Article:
Future of adult social care in Birmingham

By on 04/03/2011 in News

A report on the future of adult social care in Birmingham will be presented to the city council's cabinet on Monday 14 March.

Local authorities across the country face huge financial challenges, with Birmingham City Council having to save £212million in the next financial year alone. A total of £308million of savings must be found by 2014/15.

This means a substantial reduction in what the council can afford to spend on adult care and a consultation has just come to an end on how things will be done differently in future.

Councillor Sue Anderson, cabinet member for adults and communities, said: “Budgets are always very challenging, particularly this year - we have to find £50million of savings in adult social care next year alone, rising to £118million by 2014/15. However, this administration has a good track record of investment and achievement in adult social care, and of successful transformation.

“Social care needs radical reform; we can't go on as we are and still meet the changing needs of an ageing population. Many people now live long and active later lives so a system designed in the 1940s is simply not sustainable.

“We have been consulting extensively on proposals for a new offer which is at the core of our plan to make the necessary savings and ensure quality of life and health, with an emphasis on preventing people needing care in the first place.”

The new offer will mean:

• An expectation that citizens will meet their care needs from their own resources, helped through better advice and information
• Improved preventative services to keep people out of care
• Funded care services will only be provided by the council for people of low means whose needs are assessed as critical under current government guidance*
• A more integrated enablement and preventative service, working with health partners

As part of the change to the eligibility criteria for council-funded services, people who currently receive council-funded services will have their needs reassessed. As substantial needs will no longer be met it is expected that of the 14,300 receiving regular services around 4,100 people could be affected as assessments take place over the next couple of years. This figure includes those who receive day services. Those whose package will be changed will be given help to find alternative provision.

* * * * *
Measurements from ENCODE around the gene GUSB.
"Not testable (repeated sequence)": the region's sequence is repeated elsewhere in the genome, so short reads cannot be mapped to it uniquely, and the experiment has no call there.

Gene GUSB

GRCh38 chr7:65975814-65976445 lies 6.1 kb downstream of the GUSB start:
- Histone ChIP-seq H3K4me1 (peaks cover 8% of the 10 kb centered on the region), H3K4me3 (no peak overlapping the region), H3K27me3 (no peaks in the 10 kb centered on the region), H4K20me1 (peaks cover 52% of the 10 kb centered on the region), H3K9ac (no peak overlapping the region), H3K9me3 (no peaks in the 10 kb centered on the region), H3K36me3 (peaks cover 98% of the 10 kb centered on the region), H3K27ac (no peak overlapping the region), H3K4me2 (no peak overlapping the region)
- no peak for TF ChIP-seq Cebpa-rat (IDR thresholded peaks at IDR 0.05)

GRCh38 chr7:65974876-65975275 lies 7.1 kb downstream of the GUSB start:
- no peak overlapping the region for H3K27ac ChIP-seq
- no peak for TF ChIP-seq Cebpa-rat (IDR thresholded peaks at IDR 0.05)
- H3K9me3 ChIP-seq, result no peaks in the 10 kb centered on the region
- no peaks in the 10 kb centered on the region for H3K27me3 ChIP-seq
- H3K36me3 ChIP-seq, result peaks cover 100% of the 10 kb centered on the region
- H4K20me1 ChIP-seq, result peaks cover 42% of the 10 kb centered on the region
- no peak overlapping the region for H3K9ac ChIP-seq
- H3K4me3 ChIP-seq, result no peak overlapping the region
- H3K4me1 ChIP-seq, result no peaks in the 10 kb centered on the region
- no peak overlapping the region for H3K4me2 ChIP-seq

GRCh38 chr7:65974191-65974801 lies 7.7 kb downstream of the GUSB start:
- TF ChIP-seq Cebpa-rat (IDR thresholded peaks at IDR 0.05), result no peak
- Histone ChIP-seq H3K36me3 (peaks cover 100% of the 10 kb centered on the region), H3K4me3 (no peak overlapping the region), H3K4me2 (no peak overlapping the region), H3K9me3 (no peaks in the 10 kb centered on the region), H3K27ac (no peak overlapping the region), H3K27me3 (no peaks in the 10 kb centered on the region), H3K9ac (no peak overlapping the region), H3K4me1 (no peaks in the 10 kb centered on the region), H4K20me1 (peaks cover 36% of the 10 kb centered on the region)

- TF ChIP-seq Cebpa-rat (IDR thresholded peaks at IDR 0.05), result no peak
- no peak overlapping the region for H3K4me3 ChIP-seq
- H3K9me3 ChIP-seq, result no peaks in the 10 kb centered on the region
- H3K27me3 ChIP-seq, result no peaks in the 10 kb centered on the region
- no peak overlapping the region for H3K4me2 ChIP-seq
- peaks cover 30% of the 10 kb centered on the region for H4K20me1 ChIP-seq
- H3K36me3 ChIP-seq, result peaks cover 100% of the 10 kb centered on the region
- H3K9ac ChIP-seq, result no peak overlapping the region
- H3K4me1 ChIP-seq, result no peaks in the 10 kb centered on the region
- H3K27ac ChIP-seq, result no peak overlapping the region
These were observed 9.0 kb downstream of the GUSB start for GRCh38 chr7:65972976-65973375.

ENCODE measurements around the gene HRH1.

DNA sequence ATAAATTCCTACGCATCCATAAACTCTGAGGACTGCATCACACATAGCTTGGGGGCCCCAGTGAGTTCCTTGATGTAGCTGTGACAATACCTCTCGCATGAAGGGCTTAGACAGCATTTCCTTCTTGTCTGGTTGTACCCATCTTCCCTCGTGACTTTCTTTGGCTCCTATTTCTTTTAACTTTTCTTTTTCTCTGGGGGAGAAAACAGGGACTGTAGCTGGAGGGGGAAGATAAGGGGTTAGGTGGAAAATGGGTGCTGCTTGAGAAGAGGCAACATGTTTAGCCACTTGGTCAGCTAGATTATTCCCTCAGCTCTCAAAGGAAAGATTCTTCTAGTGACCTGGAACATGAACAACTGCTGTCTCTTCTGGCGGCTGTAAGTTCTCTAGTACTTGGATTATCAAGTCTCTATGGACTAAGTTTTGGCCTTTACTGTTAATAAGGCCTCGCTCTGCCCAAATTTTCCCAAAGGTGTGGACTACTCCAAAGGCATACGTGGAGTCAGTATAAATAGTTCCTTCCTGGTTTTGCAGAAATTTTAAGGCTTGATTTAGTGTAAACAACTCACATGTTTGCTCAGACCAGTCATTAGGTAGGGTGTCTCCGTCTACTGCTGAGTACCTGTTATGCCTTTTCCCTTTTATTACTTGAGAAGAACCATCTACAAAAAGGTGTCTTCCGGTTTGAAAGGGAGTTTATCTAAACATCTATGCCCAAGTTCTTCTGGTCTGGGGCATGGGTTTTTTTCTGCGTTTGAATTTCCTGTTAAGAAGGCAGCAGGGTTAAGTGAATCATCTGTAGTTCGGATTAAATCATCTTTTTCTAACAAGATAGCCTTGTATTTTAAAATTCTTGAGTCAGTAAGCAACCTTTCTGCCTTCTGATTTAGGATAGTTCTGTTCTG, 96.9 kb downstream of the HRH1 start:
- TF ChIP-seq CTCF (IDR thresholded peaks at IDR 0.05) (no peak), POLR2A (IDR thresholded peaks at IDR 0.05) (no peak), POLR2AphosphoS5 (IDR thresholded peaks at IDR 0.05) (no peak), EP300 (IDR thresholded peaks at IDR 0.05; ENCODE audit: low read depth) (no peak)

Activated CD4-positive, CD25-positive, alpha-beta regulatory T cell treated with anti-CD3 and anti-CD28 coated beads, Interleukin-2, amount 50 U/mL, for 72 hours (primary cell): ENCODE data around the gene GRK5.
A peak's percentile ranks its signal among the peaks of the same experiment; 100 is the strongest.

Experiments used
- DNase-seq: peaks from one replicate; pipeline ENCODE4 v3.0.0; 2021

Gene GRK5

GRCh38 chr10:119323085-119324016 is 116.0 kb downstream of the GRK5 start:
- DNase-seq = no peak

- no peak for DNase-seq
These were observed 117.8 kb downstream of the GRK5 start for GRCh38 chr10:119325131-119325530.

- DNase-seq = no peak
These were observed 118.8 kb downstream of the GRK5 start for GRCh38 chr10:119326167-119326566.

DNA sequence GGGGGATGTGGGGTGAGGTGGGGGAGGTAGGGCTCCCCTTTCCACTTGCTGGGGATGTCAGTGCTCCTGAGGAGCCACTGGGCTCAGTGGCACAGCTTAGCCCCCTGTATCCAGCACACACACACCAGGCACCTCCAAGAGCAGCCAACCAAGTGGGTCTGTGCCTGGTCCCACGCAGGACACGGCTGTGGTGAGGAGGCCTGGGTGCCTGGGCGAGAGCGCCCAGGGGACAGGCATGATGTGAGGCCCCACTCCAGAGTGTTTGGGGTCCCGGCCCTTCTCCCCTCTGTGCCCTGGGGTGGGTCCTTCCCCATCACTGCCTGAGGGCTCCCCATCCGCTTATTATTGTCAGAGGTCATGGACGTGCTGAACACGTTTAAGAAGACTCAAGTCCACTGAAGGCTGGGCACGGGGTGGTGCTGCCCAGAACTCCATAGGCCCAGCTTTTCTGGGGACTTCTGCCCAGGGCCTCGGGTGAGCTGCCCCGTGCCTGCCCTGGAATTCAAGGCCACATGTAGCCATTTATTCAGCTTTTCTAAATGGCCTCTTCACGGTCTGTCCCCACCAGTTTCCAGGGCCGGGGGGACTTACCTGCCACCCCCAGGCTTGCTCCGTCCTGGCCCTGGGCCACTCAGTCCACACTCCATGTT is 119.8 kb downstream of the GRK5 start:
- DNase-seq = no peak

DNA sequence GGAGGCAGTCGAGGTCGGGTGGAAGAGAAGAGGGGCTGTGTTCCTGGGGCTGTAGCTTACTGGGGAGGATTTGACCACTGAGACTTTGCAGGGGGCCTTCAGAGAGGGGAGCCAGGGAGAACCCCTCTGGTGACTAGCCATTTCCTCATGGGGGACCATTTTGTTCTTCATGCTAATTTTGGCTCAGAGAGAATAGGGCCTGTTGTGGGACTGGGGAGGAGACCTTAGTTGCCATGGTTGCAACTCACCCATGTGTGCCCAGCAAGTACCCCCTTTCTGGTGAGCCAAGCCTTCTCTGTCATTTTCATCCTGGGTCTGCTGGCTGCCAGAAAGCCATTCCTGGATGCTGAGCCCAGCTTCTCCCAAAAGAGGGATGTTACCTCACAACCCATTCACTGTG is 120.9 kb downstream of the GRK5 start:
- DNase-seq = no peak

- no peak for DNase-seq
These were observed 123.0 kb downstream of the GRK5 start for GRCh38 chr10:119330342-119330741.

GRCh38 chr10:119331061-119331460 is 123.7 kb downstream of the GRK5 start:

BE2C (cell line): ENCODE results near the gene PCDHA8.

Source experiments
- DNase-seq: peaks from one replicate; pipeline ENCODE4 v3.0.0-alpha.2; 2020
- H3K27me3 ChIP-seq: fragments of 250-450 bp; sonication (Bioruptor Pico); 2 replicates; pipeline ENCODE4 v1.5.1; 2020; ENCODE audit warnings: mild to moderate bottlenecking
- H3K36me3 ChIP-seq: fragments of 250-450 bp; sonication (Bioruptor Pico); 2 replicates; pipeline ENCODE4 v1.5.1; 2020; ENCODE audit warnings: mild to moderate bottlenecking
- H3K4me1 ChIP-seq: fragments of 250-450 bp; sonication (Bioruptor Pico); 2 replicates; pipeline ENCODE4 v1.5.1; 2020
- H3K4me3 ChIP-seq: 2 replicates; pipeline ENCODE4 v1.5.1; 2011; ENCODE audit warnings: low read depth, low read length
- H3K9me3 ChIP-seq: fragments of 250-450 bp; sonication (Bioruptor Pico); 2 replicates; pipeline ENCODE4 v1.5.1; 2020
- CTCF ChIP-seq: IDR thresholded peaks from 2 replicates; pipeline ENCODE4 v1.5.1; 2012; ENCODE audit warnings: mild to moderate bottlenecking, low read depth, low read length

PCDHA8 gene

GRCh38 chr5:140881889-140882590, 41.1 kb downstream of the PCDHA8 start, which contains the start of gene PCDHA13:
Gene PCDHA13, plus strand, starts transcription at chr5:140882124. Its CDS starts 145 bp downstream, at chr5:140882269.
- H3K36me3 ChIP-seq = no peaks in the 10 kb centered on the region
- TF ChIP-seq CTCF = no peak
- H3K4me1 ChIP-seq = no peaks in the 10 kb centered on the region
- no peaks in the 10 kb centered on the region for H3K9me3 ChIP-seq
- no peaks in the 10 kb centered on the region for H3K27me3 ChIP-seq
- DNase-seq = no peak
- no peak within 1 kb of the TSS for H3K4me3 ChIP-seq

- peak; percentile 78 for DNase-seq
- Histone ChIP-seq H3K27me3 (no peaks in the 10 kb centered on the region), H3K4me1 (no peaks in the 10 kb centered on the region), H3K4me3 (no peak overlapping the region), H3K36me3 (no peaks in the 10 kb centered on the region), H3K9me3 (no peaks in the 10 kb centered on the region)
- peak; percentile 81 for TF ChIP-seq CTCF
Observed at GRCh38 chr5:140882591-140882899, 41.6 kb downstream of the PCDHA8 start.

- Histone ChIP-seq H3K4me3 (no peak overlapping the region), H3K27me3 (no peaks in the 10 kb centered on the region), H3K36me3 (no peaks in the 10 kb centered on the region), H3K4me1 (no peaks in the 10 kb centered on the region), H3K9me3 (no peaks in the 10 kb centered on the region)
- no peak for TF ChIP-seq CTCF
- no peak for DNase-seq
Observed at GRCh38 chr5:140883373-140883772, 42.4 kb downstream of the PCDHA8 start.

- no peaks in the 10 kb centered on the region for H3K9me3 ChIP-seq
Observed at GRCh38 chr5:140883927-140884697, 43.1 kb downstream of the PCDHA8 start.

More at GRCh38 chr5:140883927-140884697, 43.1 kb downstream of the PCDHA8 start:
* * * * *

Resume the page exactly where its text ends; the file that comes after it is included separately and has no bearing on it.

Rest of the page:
However, the new offer is for all citizens, with an emphasis placed on prevention and enablement, and stimulating the third sector, with an expected £20million package.

As part of the financial settlement from central government, Birmingham City Council will receive a transfer of funds from the NHS – £15million next year and £14million in 2012/13, which will be spent in consultation with PCTs in order to support changes in social care. Ten million pounds of the first year's funding will contribute towards the third sector stimulus.

A consultation began on 2 December 2010 involving services users, their families and carers, partners, other providers and staff so they could contribute their views on the proposals. As a result of this the wider definition of critical care will be used when reviewing care packages - social interaction will be included rather than simply personal care.
ENDS

Note to editors

*Critical care is defined as when:

life is, or will be, threatened; and/or
significant health problems have developed or will develop; and/or
there is, or will be, little or no choice and control over vital aspects of the immediate environment; and/or
serious abuse or neglect has occurred or will occur; and/or
there is, or will be, an inability to carry out vital personal care or domestic routines; and/or
vital involvement in work, education or learning cannot or will not be sustained; and/or
vital social support systems and relationships cannot or will not be sustained; and/or
vital family and other social roles and responsibilities cannot or will not be undertaken
For further information contact Sarah Kirby on 0121 303 3885

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